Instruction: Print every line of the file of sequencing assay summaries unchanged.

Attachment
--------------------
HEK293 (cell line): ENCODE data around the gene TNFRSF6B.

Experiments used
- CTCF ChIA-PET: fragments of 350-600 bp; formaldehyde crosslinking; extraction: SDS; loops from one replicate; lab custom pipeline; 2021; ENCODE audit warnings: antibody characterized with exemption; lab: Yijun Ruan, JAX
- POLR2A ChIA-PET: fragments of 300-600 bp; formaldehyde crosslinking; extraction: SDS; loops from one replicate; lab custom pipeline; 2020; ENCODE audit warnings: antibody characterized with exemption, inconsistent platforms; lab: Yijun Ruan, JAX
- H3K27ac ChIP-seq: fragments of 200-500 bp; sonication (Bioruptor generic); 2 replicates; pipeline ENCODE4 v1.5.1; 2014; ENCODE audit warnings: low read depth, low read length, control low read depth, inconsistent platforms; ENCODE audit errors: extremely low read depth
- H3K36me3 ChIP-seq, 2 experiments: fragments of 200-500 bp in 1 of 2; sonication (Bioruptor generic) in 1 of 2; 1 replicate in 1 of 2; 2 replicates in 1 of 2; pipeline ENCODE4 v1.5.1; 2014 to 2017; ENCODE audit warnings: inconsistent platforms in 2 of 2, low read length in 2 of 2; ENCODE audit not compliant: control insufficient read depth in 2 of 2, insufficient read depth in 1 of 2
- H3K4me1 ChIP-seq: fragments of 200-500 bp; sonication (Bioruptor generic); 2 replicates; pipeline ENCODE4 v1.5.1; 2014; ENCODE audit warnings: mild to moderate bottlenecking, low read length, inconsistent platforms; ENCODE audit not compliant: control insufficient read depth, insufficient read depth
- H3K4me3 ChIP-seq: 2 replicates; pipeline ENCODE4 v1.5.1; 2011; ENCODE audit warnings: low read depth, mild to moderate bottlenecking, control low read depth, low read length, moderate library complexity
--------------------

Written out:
HEK293 (cell line): ENCODE data around the gene TNFRSF6B.

Experiments used
- CTCF ChIA-PET: fragments of 350-600 bp; formaldehyde crosslinking; extraction: SDS; loops from one replicate; lab custom pipeline; 2021; ENCODE audit warnings: antibody characterized with exemption; lab: Yijun Ruan, JAX
- POLR2A ChIA-PET: fragments of 300-600 bp; formaldehyde crosslinking; extraction: SDS; loops from one replicate; lab custom pipeline; 2020; ENCODE audit warnings: antibody characterized with exemption, inconsistent platforms; lab: Yijun Ruan, JAX
- H3K27ac ChIP-seq: fragments of 200-500 bp; sonication (Bioruptor generic); 2 replicates; pipeline ENCODE4 v1.5.1; 2014; ENCODE audit warnings: low read depth, low read length, control low read depth, inconsistent platforms; ENCODE audit errors: extremely low read depth
- H3K36me3 ChIP-seq, 2 experiments: fragments of 200-500 bp in 1 of 2; sonication (Bioruptor generic) in 1 of 2; 1 replicate in 1 of 2; 2 replicates in 1 of 2; pipeline ENCODE4 v1.5.1; 2014 to 2017; ENCODE audit warnings: inconsistent platforms in 2 of 2, low read length in 2 of 2; ENCODE audit not compliant: control insufficient read depth in 2 of 2, insufficient read depth in 1 of 2
- H3K4me1 ChIP-seq: fragments of 200-500 bp; sonication (Bioruptor generic); 2 replicates; pipeline ENCODE4 v1.5.1; 2014; ENCODE audit warnings: mild to moderate bottlenecking, low read length, inconsistent platforms; ENCODE audit not compliant: control insufficient read depth, insufficient read depth
- H3K4me3 ChIP-seq: 2 replicates; pipeline ENCODE4 v1.5.1; 2011; ENCODE audit warnings: low read depth, mild to moderate bottlenecking, control low read depth, low read length, moderate library complexity